Sunday, February 2, 2014

HSF'14 #2: Innovations, the Korean Ayam

It was about this time last year that I was completing my hanbok.  With it, I wore my then chin-length hair pinned back into a teeny tiny pony tail, over which I stuck a chignon bun that I made out of false hair.  Well, now my hair is MUCH shorter and I've run into a bit of a cunnundrum.  What do I wear on my head when I don't have any hair?  So I turned to the internet in search of an alternative.  The ridunculously huge and complex wigs looked like fun, but this is a costume that I'd like to wear for long periods of time and a big wig would just be too heavy.  And also, I hate wigs.  So instead, let's look at hats.  
The one that really caught my eye was the ayam, also known as an aegeom.  It's a traditional winter cap worn by Korean women during the Joseon period (1392-1910).  The ayam has curved lower edges, to allow it to fit snug to the head.  The crown is traditionally made of black silk, with a red flannel lining, or possibly lined in fur for added warmth.  Lighter versions can be worn in the spring and autumn.  The upper 4-5cm is finely quilted, and long ribbons, or deurim, hand down the back.  There is a silk tassel (often red) attached to at least the front, or center front and back.  Flat braids or strings of jewels or pearls link the front and back of the ayam.

Quality photos of ayam from the Joseon period were difficult to come by.  So here are a few of the for purchase ones I was able to find and use to help me make my own:

While modern options include a variety of colors and lavish floral embroidery, I wanted mine to be simple and elegant. This way, I could pair it with a brightly colored modern hanbok just as easily as one of an older, more subdued style. Plus, I wasn't about to drop $50 + international shipping on something I was fairly certain wasn't going to fit my fat head when it arrived.

I had a cardboard party hat from New Year's laying around, and the crown of it seemed to be about the right angle.  So I separated it from the brim, stuffed it on my head and had a friend draw in the proper curves and crown height with a marker.

We had to cut a few slits in it to make the bottom fit better, then add in the forehead curve, but below you can see the finished pattern piece. The pattern is 4" high at center front, 5.5" high at center back, and fits on a head with a 23" diameter.

I wrote the basic instructions and notes directly onto the single pattern piece, so that I'll have them when I need them.  Here they are in text form, for those who can't read my handwriting.

Cut 1 (or two, depending on stiffness) of stiff interfacing of piece AB.
Cut one of lining fabric with 1/2" excess on all sides.
Cut the pattern along the blue dotted line, dividing the pattern into pieces A and B.  Cut one of piece A of outer fabric with 1" excess on all sides.  Cut one of piece B of outer fabric with 1/2" excess on all sides.
Cut one each of interfacing of pieces A and B.

To assemble:
- I used 1/2" seams throughout, except where noted otherwise.
- lay Piece A of outer fabric on top of Piece A of interfacing.  Sew in bands of cording until you run out of interfacing to anchor it to.  Attach a row of contrast piping on the top and bottom, then fold the seam allowance on the piping to the back.
- lay Piece B of outer fabric on top of Piece B of Interfacing.  Attach a row of piping to lower edge and fold seam allowance to the back.
- Sew piece B of outer layer onto interfacing AB.  Sew piece A of outer layer on top of piece B.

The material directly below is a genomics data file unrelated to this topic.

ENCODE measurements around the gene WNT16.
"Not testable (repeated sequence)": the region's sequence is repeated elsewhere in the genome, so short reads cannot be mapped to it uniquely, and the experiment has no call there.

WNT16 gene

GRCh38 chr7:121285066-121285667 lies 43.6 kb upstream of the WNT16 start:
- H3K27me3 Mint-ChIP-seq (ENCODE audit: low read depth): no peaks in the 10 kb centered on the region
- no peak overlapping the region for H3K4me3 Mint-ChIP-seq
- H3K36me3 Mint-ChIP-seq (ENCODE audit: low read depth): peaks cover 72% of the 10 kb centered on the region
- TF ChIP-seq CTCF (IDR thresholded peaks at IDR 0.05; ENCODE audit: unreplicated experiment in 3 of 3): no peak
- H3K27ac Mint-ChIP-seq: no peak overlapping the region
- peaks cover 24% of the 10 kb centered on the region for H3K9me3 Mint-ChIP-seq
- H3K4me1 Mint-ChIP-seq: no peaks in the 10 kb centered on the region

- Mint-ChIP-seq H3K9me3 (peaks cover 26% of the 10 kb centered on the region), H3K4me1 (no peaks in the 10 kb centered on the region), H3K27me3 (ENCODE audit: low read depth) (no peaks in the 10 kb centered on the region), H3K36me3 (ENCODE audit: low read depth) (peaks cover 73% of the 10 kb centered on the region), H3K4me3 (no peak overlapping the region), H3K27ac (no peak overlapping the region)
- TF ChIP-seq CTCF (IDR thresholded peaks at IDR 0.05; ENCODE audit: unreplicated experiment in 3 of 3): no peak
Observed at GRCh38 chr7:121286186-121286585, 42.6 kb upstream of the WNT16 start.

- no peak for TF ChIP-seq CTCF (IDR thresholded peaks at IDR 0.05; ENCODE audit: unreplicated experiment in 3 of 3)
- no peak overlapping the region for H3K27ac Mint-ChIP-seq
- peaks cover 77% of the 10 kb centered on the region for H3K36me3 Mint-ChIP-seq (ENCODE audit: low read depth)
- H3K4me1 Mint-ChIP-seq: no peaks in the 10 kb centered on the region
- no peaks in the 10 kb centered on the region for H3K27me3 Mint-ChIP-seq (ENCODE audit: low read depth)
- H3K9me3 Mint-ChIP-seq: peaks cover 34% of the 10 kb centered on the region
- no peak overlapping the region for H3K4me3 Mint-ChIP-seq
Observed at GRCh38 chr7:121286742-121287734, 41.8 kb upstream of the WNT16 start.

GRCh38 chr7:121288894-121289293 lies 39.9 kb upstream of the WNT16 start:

- Fold outer layer of ayam in half, right sides together, and sew up the center back seam.  Turn right side out.
- Fold lining in half, right sides together, and sew up the center back seam with a 5/8" seam.
- Pin inside out lining to the wrong side of the outer layer and hand stitch the lining to secure it.
- Rejoice, as the really tedious part is behind you!

The rest, I think, is fairly self-explanatory.  Make or acquire tassels and decorative knotwork by whatever method works for you.  String some beads, pearls, semi-precious stones along the sides, connecting center front and center back.  You could use a wide ribbon to make a passable deurim, if you're so inclined.  I left out any decorative embroidery on the body of the hat, but may give that a go on any future attempts.

Ta da!

And it wasn't my intent when I started this project, but this will totally work for the current Historical Sew Fortnightly challenge.  Looking back over the project, I think the most wondrous innovation has got to be the faux pearls, as I am a huge fan of using them to dress up costume projects.  Big Bead, Little Bead has a wonderful article on the history of man-made pearls (among many others).  Mine are made of glass with a 'pearly' coating, a style of bead whose European manufacture was really picking up in the mid to late 1800s.

The Challenge:  HSF'14 #2
The Innovation:  glass faux pearls
Fabric: a synthetic black brocade that a friend brought back from Korea, red polyester something-or-other. Stiff collar interfacing for the foundation.
Pattern:  we made it up. 
Year:  late 19th c.
Notions:  polyester thread, silk cords and threads for the tassels, glass pearls, rayon cord for the knot, and cotton yarn for the couching.
How historically accurate is it?  Mmm, it's hard to judge.  The only pictures I could find from this time period were small paintings, reproduced in books.  If anyone out there comes across a link to a dated museum example, do share.  But until then, I'm just going to have to call this one a best guess.
Hours to complete:  maybe 8-ish.  Making the tassels and attaching them to the knot work took the most time.
First worn:  not yet
Total cost:  from stash, but even guessing, I'd say under $10.

- Decorative Fusion Knots: A Step-by-Step Illustrated Guide to New and Unusual Ornamental Knots by J. D. Lenzen

No comments:

Post a Comment